While most technical assessments classify privatization as a success, it remains widely and increasingly unpopular, largely because of the perception that it is fundamentally unfair, both in conception and execution. We review the increasing (but still uneven) literature and conclude that most privatization programs appear to have worsened the distribution of assets and income, at least in the short run. This is more evident in transition economies than in Latin America, and less clear for utilities such as electricity and telecommunications, where the poor have tended to benefit from much greater access, than for banks, oil companies, and other natural resource producers.

John Nellis
May 1, 2002

Guiding Principles for Design and Implementation of the MCA

This paper defines seven principles to guide the design and implementation of the Millennium Challenge Account" (MCA), a new compact for development announced by President Bush in March. It assumes that MCA resources will be targeted to low-income countries that have limited, if any, access to private capital markets for sovereign debt, and for whom borrowing from the World Bank and other multilaterals is limited; and that the MCA will be an additional program to those already financed and administered by the U.S. government, which have related but not identical objectives, and affect a set of countries that is not necessarily the same.

Sarah Lucas and Sonal Shah
April 20, 2002

How Does The Proposed Level of Foreign Economic Aid Under the Bush Budget Compare with Historical Levels? And What Would Be The Effects of Bush's New "Millennium Challenge Account"?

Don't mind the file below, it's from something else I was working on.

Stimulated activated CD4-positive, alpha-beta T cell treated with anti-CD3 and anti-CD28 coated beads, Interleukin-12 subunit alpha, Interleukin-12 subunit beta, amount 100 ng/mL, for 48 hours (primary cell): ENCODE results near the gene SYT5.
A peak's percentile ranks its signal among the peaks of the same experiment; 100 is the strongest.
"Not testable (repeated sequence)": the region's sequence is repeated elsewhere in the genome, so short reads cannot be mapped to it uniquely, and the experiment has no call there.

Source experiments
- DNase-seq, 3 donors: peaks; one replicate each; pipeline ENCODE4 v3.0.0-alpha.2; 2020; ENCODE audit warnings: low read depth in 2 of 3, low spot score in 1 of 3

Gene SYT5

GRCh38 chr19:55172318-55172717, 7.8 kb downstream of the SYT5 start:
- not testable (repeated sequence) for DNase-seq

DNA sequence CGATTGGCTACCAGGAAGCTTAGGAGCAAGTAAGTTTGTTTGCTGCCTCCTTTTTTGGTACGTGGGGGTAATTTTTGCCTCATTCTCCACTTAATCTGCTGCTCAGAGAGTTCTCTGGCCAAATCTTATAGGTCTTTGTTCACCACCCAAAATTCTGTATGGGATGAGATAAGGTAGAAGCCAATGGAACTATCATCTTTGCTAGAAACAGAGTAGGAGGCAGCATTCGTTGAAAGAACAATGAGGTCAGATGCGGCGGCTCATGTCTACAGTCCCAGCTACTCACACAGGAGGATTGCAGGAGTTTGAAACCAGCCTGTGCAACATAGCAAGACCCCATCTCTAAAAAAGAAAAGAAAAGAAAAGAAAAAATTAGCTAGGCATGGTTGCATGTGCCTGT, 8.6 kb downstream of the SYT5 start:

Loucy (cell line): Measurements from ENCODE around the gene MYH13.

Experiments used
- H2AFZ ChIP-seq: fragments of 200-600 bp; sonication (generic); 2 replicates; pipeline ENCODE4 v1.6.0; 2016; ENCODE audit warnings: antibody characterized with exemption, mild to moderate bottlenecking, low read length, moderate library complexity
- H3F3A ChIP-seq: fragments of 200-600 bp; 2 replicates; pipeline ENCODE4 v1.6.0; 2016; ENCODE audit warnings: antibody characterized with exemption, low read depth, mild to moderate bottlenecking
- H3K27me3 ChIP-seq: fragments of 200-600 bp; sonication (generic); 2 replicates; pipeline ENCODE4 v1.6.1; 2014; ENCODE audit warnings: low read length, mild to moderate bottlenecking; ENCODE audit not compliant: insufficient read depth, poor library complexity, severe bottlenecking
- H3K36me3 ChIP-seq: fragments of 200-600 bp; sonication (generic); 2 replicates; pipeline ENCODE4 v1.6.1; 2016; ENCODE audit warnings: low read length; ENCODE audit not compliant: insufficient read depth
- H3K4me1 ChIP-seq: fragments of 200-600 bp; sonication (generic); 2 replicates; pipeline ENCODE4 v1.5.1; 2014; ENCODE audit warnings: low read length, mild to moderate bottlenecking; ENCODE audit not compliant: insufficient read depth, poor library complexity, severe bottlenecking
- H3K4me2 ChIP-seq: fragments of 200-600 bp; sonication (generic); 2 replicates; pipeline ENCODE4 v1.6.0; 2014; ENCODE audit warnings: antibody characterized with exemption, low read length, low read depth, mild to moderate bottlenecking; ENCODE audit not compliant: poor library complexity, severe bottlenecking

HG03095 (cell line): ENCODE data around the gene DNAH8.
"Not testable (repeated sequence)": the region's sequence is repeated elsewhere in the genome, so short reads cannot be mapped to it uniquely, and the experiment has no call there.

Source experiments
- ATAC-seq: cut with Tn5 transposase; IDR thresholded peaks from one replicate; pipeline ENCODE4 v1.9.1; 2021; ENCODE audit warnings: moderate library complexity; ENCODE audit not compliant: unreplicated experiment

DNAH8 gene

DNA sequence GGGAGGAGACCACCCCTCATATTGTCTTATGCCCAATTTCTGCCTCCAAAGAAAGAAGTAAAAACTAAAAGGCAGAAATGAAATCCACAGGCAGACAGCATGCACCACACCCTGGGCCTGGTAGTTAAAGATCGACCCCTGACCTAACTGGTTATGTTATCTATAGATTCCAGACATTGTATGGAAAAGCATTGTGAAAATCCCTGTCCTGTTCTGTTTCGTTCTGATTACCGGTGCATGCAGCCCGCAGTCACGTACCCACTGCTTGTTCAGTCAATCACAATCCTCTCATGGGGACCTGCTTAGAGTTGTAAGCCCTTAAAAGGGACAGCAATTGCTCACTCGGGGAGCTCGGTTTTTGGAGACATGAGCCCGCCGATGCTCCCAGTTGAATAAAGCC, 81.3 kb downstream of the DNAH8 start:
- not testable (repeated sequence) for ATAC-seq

This paper examines trends in U.S. non-military global aid and how the administration’s proposed budget for fiscal year 2003 would affect those trends. The analysis addresses how the overall level of proposed aid compares with past levels and examines three standards for measuring aid over time: aid as a percentage of total government outlays, aid as a percentage of the economy, and aid in inflation adjusted terms.

April 1, 2002

Delivering on Debt Relief

Over the last several years, the United States and other major donor countries have supported a historic initiative to write down the official debts of a group of heavily indebted poor countries, or HIPCs. Donor countries had two primary goals in supporting debt relief: to reduce countries' debt burdens to levels that would allow them to achieve sustainable growth; and to promote a new way of assisting poor countries focused on home-grown poverty alleviation and human development. While the current "enhanced HIPC" program of debt relief is more ambitious than any previous initiative, it will fall short of meeting these goals. We propose expanding the HIPC program to include all low-income countries and increasing the resources dedicated to debt relief. Because debt relief will still only be a first step, we also recommend reforms of the current "aid architecture" that will make debt more predictably sustainable, make aid more efficient, and help recipient countries graduate from aid dependence.

Brian Deese